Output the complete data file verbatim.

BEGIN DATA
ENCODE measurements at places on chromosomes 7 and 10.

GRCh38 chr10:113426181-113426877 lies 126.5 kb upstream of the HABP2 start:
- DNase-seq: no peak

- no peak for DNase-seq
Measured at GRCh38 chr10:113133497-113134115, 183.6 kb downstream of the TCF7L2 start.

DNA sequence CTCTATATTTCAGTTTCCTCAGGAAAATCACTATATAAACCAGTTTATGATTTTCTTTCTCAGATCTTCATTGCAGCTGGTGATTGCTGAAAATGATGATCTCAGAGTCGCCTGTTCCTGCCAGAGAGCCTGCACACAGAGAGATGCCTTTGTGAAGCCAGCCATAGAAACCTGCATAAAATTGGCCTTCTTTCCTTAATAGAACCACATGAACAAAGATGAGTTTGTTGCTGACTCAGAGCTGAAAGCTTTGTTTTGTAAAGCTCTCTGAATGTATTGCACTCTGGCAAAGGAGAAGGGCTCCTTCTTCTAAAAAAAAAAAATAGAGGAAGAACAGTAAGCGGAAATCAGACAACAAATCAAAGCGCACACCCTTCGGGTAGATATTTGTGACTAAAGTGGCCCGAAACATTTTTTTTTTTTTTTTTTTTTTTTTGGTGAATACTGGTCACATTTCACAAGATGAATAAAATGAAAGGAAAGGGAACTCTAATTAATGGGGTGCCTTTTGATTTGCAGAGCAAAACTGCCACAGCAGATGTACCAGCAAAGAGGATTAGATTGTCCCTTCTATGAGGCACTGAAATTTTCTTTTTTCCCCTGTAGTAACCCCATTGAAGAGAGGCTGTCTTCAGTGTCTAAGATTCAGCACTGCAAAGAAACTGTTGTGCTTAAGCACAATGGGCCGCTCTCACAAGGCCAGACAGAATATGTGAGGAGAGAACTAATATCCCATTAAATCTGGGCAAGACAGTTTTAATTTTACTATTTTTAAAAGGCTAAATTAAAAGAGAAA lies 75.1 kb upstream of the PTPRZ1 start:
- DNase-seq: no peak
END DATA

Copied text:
ENCODE measurements at places on chromosomes 7 and 10.

GRCh38 chr10:113426181-113426877 lies 126.5 kb upstream of the HABP2 start:
- DNase-seq: no peak

- no peak for DNase-seq
Measured at GRCh38 chr10:113133497-113134115, 183.6 kb downstream of the TCF7L2 start.

DNA sequence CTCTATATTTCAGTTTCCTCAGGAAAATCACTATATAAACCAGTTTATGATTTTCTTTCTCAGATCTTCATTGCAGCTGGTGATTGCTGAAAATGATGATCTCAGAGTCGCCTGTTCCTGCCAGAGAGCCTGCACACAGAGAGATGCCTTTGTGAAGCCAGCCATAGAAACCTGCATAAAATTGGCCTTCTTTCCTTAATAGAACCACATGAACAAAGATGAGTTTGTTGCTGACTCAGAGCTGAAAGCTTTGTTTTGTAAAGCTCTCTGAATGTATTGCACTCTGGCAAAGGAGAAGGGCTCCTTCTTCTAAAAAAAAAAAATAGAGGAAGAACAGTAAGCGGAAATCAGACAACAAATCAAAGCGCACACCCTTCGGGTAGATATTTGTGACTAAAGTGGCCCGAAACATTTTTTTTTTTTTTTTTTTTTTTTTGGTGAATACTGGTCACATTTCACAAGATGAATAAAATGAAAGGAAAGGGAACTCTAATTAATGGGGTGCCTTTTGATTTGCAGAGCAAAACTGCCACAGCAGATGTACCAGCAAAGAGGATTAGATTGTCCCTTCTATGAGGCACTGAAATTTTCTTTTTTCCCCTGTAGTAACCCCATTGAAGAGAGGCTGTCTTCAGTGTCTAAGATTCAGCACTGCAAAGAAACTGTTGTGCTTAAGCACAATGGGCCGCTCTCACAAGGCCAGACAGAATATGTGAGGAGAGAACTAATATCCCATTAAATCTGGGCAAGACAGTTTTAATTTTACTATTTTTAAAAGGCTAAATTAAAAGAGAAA lies 75.1 kb upstream of the PTPRZ1 start:
- DNase-seq: no peak